Olympic Silver Medalist Gus Kenworthy Comes Out As Gay

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News Editor, The Huffington Post

Hiding everything away is so painful. I’m just at that point where I’m ready to open up and let everyone see me for me and I hope everyone accepts it.”

In this Wednesday, Oct. 21, 2015, photo, Gus Kenworthy, a freestyle skier who won a silver medal in Sochi, poses in his home in Denver. The timing, to say nothing of the country, wasn't quite right to tell the world he was gay. And so Kenworthy left Russia last February better known as the compassionate daredevil who adopted several stray dogs he came across in the mountains _ and as the man who was part of an historic U.S. sweep of the first Olympic ski slopestyle contest. (AP Photo/David Zalubowski)

In this Wednesday, Oct. 21, 2015, photo, Gus Kenworthy, a freestyle skier who won a silver medal in Sochi, poses in his home in Denver. The timing, to say nothing of the country, wasn’t quite right to tell the world he was gay. And so Kenworthy left Russia last February better known as the compassionate daredevil who adopted several stray dogs he came across in the mountains _ and as the man who was part of an historic U.S. sweep of the first Olympic ski slopestyle contest. (AP Photo/David Zalubowski)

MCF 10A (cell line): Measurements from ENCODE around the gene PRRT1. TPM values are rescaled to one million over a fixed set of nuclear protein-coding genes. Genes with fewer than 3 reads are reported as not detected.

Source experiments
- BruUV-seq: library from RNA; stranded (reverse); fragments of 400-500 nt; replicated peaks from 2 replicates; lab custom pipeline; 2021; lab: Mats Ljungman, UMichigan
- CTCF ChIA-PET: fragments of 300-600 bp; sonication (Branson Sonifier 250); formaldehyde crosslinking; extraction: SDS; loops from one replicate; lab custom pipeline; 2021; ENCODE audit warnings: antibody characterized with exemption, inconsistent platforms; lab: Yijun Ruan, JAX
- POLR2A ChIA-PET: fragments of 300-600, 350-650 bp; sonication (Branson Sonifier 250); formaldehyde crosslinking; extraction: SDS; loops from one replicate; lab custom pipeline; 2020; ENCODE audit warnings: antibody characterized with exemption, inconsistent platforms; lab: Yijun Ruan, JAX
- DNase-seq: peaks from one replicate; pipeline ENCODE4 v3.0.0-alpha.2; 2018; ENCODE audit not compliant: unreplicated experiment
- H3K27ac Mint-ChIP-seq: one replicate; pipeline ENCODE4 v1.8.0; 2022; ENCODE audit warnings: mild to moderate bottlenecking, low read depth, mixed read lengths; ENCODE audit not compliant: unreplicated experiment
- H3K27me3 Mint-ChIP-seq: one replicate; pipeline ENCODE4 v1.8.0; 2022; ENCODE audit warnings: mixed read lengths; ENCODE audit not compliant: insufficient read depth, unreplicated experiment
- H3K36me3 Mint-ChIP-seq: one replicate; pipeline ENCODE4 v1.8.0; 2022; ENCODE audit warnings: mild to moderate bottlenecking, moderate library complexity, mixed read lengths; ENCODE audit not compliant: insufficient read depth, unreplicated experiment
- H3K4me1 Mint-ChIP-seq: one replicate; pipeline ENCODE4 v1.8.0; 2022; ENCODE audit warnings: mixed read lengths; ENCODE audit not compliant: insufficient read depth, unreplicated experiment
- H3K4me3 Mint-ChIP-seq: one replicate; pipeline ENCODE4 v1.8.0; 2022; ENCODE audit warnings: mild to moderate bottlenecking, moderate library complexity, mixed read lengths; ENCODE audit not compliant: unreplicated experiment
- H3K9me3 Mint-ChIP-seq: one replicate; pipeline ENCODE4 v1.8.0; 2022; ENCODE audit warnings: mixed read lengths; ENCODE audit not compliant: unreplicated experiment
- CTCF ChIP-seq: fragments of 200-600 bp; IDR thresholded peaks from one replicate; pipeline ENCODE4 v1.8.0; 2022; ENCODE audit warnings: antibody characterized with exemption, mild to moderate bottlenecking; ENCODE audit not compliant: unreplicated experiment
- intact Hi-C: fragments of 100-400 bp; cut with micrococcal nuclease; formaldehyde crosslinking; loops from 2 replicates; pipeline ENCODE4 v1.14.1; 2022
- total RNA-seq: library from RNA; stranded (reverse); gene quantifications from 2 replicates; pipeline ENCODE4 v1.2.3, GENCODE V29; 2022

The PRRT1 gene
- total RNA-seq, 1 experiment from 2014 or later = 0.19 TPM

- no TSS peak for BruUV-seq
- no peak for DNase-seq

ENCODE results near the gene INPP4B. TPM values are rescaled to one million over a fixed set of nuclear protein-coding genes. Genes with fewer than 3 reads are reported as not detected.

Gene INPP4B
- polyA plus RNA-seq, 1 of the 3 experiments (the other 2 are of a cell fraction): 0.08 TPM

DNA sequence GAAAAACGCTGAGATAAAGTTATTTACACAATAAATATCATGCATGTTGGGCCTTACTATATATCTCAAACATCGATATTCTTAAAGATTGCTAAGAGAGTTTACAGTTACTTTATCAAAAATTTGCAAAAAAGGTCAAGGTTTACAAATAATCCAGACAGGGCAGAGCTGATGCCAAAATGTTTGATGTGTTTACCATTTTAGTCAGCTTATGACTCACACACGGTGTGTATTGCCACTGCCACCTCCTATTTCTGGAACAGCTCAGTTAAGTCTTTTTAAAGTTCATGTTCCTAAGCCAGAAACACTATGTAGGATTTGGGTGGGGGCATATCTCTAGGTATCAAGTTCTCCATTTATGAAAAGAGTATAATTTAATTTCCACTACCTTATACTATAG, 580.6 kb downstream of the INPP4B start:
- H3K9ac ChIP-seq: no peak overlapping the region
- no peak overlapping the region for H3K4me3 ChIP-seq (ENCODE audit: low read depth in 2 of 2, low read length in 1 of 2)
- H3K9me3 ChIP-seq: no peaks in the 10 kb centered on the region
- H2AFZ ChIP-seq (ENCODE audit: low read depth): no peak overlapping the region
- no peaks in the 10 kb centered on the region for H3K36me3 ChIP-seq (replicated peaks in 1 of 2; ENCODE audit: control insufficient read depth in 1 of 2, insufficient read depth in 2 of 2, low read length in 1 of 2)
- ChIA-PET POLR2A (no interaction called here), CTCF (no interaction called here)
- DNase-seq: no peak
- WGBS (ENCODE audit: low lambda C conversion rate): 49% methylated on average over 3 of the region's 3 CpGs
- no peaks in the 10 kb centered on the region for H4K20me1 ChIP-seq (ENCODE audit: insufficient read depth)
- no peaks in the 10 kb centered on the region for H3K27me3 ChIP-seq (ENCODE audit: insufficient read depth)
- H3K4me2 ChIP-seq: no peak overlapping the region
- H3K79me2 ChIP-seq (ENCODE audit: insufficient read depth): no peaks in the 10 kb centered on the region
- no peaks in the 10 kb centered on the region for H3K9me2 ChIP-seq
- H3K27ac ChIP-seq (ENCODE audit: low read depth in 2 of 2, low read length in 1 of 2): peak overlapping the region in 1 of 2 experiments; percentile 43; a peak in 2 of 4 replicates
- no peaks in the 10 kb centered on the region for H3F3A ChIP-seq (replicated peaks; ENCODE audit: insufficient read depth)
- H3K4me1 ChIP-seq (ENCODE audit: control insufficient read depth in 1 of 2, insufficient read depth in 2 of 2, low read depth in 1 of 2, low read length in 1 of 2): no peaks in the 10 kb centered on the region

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The tweet accompanied a photo of the athlete on the cover of the latest ESPN Magazine, which is publishing a profile on Kenworthy and the struggle he’s faced in coming out.

That struggle has been especially difficult as a freeskier, Kenworthy told ESPN, a sport he acknowledges glorifies the “alpha male thing” at times. Kenworthy said that in his darkest moments, he even considered taking his own life.

“Hiding everything away is so painful,” he said in a video on ESPN. “You’re constantly lying and constantly feeling like you’re being deceitful. I’m just at that point where I’m ready to open up and let everyone see me for me and I hope everyone accepts it.”

Kenworthy earned a silver medal at the Winter Olympics in Sochi, and then stayed in Russia for an extra month to rescue stray dogs and bring them home to Denver.

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Plenty of athletes voiced their support for Kenworthy following his announcement, including the U.S. Freeskiing team, which tweeted that it was “A huge day in action sports, the and in ​’s life. We stand with him and support him.”

 

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